Raw data for arterial diameter were smoothed before determination of the magnitude of arterial dilatation using the same method as previously described (Black et al, 2008). Arterial data are displayed as the absolute (millimetres) and relative (percentage) change in arterial diameter from resting arterial diameter (Drest) to peak arterial diameter (Dpeak). For analysis, data were allometrically scaled (Atkinson et al, 2013). Arterial shear rate (SR) for FMD assessments was calculated using the equation SR=4 × V/D, where V is Doppler velocity and D is vessel diameter (Parker et al, 2009). Shear rate area under the curve was calculated as the sum of arterial shear from cuff release through to Dpeak.


Stature (Holtain Stadiometer, Holtain Ltd, Pembrokeshire, UK) and body mass (Weylux Beam Balance Scales, Weylux, UK) were assessed using standard laboratory techniques to 0.1 cm and 0.05 kg, respectively, and body mass index (BMI) was calculated. Body composition was assessed via bioelectrical impedance (Inbody 720, Biospace, Seoul, South Korea).

Resting blood pressure

Resting blood pressure and heart rate were assessed in the left arm with an automated sphygmomanometer (Dinamap, Dash 2500, GE Healthcare, Waukesha, WI, USA) while participants rested supine before FMD assessments.

Exercise tolerance

A sub-maximal walking test was performed on a treadmill (H/P/ Cosmos Pulsar Treadmill, Traunstein, Germany) using the BSU/Bruce protocol (Kaminsky and Whaley, 1998). Participants were given time walking on a treadmill before the test to allow them to become comfortable with treadmill use. A chest-strap heart rate monitor (Polar F4, Polar Electro, Kempele, Finland) was fitted and participants were accustomed to the 6–20 Borg scale (Borg, 1982). Heart rate and RPE were recorded at the end of every minute of exercise. The test ended when participants achieved an RPE of 15 (‘Hard’) or earlier if the participant requested to stop. Treadmill tests were conducted by a researcher external to the research team who was blinded to participant group allocation.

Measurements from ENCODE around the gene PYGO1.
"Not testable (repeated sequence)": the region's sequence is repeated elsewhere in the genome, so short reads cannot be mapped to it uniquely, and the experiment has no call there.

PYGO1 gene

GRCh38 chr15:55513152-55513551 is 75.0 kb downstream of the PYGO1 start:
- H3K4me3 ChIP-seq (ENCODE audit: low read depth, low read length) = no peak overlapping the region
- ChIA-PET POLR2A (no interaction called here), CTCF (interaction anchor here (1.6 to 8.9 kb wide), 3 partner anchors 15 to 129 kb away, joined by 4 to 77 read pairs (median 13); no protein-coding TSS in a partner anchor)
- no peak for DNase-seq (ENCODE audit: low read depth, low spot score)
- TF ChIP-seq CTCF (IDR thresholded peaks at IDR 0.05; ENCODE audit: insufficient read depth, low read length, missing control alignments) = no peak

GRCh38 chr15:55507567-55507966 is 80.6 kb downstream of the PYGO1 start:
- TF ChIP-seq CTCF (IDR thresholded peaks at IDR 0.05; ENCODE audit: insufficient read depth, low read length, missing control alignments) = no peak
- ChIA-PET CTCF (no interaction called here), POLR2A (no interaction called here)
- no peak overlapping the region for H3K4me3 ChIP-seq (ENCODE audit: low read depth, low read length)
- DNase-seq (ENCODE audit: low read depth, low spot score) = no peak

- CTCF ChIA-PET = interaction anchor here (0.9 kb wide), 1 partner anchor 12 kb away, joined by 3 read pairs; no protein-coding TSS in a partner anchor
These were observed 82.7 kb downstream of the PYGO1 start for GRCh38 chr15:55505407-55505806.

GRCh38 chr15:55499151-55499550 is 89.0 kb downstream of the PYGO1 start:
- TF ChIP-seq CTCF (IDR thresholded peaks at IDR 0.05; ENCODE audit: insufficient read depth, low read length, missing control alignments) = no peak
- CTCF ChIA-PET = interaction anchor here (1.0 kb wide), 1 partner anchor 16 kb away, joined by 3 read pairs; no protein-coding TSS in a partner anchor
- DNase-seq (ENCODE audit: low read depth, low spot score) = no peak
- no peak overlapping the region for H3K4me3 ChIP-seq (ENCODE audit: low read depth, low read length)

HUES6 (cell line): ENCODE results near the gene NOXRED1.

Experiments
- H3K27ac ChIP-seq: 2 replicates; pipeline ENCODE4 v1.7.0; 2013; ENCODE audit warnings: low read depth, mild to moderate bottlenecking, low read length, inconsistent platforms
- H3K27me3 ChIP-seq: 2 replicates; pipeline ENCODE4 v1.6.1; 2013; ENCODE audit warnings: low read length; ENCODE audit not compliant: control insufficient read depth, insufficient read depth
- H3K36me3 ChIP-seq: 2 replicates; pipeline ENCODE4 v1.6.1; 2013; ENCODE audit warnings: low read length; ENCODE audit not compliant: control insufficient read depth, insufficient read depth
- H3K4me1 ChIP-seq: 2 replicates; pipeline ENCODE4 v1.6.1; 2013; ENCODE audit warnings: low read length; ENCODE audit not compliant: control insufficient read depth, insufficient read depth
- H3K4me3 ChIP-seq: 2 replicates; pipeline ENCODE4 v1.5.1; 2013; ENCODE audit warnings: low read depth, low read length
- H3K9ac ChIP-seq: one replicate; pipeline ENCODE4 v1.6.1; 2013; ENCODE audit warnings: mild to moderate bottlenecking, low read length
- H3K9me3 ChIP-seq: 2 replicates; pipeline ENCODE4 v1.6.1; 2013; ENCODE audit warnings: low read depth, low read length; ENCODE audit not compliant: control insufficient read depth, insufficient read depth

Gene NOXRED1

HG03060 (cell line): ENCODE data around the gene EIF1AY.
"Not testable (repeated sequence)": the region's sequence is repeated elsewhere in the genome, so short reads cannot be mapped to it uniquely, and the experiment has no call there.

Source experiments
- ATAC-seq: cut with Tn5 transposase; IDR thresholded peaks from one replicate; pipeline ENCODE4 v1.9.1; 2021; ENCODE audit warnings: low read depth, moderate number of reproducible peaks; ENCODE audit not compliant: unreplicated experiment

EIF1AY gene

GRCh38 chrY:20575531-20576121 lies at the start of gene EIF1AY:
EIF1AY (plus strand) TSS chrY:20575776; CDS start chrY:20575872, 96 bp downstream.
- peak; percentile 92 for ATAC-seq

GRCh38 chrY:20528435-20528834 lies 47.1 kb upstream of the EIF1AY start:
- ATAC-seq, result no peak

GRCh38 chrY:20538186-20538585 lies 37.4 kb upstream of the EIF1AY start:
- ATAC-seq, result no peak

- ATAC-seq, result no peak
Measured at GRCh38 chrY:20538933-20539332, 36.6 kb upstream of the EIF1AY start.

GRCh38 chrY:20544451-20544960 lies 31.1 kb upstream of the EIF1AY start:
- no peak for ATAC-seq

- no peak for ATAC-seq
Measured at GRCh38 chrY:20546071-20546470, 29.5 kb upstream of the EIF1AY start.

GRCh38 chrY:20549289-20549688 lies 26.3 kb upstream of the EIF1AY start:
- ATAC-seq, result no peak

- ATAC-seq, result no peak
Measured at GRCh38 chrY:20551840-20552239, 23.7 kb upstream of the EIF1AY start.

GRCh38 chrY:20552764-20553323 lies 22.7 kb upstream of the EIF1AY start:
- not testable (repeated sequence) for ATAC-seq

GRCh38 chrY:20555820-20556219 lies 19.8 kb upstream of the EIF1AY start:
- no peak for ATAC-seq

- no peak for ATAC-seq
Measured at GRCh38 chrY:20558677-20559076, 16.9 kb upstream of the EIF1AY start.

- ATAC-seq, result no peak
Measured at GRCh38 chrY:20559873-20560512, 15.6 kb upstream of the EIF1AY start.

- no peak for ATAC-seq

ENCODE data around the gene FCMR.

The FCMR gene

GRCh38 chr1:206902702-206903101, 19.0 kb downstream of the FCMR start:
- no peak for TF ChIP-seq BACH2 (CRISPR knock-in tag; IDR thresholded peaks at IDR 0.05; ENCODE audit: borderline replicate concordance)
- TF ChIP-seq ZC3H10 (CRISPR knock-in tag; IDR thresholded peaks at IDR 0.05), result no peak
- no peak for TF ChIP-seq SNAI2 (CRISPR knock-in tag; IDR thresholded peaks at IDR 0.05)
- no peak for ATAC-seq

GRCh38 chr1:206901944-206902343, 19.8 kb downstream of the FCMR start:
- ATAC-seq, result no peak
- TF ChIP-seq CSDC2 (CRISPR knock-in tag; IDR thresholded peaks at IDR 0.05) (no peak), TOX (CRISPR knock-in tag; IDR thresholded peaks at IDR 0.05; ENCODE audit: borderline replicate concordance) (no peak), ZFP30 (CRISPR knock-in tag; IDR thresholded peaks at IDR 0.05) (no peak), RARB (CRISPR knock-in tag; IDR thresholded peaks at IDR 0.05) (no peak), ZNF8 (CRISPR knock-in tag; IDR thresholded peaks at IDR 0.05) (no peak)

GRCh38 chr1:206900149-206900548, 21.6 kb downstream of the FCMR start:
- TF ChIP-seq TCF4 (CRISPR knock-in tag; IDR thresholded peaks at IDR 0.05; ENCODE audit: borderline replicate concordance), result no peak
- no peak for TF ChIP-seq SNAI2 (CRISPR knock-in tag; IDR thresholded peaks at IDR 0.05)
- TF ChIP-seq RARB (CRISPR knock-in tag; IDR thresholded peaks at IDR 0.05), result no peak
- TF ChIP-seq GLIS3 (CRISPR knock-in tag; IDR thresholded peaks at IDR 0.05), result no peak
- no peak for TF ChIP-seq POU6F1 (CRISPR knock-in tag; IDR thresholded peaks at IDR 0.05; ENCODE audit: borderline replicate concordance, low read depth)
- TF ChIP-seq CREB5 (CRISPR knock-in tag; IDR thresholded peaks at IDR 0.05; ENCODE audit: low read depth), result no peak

Blood markers

A fasting blood sample (20 ml) was drawn from the antecubital vein using standard venepuncture techniques. Samples were analysed in duplicate in the Department of Clinical Chemistry at the Royal Hallamshire Hospital, Sheffield, UK, for blood lipid profile (total cholesterol, HDL-C, LDL-C and triglycerides), prostate-specific antigen and male sex hormones (testosterone, SHBG). In addition, free androgen index was calculated.

Exercise and dietary behaviour

Leisure time physical activity was quantified using the Godin Leisure Score Index (LSI; Godin and Shephard, 1985). A higher score indicated more activity. The Godin LSI has been successfully used with men on ADT (Culos-Reed et al, 2010).

Participants completed 3-day diet diaries at baseline, 12 and 24 weeks. Where possible, participants were asked to use the same 3 days of the week for each assessment. Nutritional data were analysed using NetWisp (version 3.0, Tinuviel Software, Anglesey, UK).

Statistical analysis

Analyses were performed in Stata v13 on an intention-to-treat basis including all available participants in the groups to which they were randomised, using two-sided significance at the 5% level. Treatment effects are presented as the difference in adjusted means (intervention minus control) and Hedge’s g effect sizes with 95% confidence intervals (CIs) and P-values.

Arterial diameter data (FMD- and GTN-mediated dilatation) were allometrically scaled and analysed as follows. The difference between logarithmically transformed Drest and Dpeak was calculated for each participant and time point, and then analysed using a covariance pattern mixed model, with treatment group, time and a treatment group-by-time interaction as fixed factors, and log Drest as a time-varying covariate. Means for diameter change on the logged scale for each treatment group and time point were obtained and then back transformed by antilogging to provide an adjusted ratio of Dpeak/Drest, subtracting a value of 1 and multiplying by 100 to provide a Drest adjusted estimate of relative FMD. An estimate for the s.d. was obtained by multiplying the s.e. of the mean diameter change by the square root of the sample size, antilogging, subtracting 1 and multiplying by 100. Estimates for the difference in mean diameter change between the treatment groups at each time point were extracted from the model with 95% CIs and P-values. The P-values are presented unchanged in this paper, but the point and interval estimates were transformed as described above.